Blast-gate locations usually aren’t very accessible, requiring awkward stooping and reaching to open and close them. I solved the problem with a simple mechanism that controls the gate from the front of my machines, where the power switches are. I installed the first one on my tablesaw.
First, I cut a length of flexible 1/2-in. PEX tubing (used for plumbing) to reach from the front of the saw to just short of the blast gate flap when it’s fully open. Any stiff but slightly flexible tubing can be substituted. Before attaching the tube to the saw, I threaded a length of drapery cord (braided nylon) through it, by running my shop vacuum at one end and feeding the cord into the other. Next, I fastened the PEX tube to the saw using tubing clamps. Zip ties will also work as long as the tube doesn’t move significantly in use. I then drilled a hole in the top of the gate and tied off the cord there with a double overhand knot.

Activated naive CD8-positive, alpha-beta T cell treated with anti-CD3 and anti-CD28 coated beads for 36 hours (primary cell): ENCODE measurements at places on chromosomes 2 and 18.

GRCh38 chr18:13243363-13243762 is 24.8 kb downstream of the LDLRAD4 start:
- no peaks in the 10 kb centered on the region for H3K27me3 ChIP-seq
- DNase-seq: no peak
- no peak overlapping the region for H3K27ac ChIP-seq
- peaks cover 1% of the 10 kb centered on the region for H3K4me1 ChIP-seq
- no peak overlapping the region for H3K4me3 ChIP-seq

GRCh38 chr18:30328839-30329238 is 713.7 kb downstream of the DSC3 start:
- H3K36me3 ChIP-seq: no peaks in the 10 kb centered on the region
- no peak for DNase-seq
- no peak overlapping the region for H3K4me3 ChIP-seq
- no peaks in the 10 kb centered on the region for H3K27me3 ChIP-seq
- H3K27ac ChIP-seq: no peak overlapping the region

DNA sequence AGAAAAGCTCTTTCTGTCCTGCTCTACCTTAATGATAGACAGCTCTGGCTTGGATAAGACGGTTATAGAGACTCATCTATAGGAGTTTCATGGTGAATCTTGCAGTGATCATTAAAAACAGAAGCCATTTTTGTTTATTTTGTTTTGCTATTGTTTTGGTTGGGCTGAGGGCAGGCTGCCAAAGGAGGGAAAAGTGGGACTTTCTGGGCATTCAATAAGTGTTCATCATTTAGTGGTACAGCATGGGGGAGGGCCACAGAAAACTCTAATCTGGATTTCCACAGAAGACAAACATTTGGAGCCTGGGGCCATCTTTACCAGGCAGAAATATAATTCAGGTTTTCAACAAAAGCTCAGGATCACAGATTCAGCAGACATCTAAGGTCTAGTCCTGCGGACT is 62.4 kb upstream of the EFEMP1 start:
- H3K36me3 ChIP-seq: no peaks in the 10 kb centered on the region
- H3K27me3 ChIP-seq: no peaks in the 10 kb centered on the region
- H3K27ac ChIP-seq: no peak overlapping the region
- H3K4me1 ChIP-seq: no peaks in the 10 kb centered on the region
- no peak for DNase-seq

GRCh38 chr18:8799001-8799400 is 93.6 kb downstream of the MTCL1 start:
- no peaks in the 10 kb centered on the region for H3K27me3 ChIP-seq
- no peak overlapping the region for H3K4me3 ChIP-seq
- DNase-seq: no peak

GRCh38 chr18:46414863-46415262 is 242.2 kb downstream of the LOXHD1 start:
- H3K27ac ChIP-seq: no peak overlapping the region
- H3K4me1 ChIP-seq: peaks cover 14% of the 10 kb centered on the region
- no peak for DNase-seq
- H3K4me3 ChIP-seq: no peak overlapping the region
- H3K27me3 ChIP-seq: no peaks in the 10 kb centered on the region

At the front of the saw, I cut a notch in the tube and put another knot in the cord, positioned so it would catch in the notch with the gate fully open, and added a weight to the end of the cord. When I release the knot from the notch and feed it into the tube, the gate closes.
You’re relying on gravity to close the gate, so it needs to be positioned as vertically as possible, with smooth, friction-free action. Metal blast gates work better than plastic for this setup, as plastic blast gates tend to be sticky. While most metal gates will work as is, you can take yours apart and smooth any rough internal edges to improve the action, or even add some weight to the top of the gate.
—DENNIS VOLZ, Parker, Colo.
Illustrations by Dan Thornton
From Fine Woodworking issue #296